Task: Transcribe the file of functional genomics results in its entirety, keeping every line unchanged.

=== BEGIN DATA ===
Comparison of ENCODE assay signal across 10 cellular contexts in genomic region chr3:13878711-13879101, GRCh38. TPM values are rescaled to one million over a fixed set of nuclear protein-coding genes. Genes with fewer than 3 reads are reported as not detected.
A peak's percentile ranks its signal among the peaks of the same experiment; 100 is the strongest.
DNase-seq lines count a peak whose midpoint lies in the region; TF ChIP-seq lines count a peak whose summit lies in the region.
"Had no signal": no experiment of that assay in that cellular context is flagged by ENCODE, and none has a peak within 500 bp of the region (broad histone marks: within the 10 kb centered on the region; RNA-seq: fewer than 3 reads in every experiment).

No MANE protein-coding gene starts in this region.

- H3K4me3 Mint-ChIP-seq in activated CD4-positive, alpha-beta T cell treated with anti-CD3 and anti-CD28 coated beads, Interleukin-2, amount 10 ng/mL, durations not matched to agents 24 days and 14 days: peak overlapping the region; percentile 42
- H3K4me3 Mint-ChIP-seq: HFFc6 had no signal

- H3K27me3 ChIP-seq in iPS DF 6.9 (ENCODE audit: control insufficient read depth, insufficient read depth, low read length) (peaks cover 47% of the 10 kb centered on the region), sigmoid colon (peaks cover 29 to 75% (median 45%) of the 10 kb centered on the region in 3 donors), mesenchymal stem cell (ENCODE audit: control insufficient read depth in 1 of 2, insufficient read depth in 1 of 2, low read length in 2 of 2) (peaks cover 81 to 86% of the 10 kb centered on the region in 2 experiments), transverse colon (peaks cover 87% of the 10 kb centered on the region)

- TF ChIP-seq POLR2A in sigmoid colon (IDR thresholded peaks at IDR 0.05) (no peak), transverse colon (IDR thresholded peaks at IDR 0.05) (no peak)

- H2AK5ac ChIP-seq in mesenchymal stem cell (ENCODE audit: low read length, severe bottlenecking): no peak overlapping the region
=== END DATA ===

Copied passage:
Comparison of ENCODE assay signal across 10 cellular contexts in genomic region chr3:13878711-13879101, GRCh38. TPM values are rescaled to one million over a fixed set of nuclear protein-coding genes. Genes with fewer than 3 reads are reported as not detected.
A peak's percentile ranks its signal among the peaks of the same experiment; 100 is the strongest.
DNase-seq lines count a peak whose midpoint lies in the region; TF ChIP-seq lines count a peak whose summit lies in the region.
"Had no signal": no experiment of that assay in that cellular context is flagged by ENCODE, and none has a peak within 500 bp of the region (broad histone marks: within the 10 kb centered on the region; RNA-seq: fewer than 3 reads in every experiment).

No MANE protein-coding gene starts in this region.

- H3K4me3 Mint-ChIP-seq in activated CD4-positive, alpha-beta T cell treated with anti-CD3 and anti-CD28 coated beads, Interleukin-2, amount 10 ng/mL, durations not matched to agents 24 days and 14 days: peak overlapping the region; percentile 42
- H3K4me3 Mint-ChIP-seq: HFFc6 had no signal

- H3K27me3 ChIP-seq in iPS DF 6.9 (ENCODE audit: control insufficient read depth, insufficient read depth, low read length) (peaks cover 47% of the 10 kb centered on the region), sigmoid colon (peaks cover 29 to 75% (median 45%) of the 10 kb centered on the region in 3 donors), mesenchymal stem cell (ENCODE audit: control insufficient read depth in 1 of 2, insufficient read depth in 1 of 2, low read length in 2 of 2) (peaks cover 81 to 86% of the 10 kb centered on the region in 2 experiments), transverse colon (peaks cover 87% of the 10 kb centered on the region)

- TF ChIP-seq POLR2A in sigmoid colon (IDR thresholded peaks at IDR 0.05) (no peak), transverse colon (IDR thresholded peaks at IDR 0.05) (no peak)

- H2AK5ac ChIP-seq in mesenchymal stem cell (ENCODE audit: low read length, severe bottlenecking): no peak overlapping the region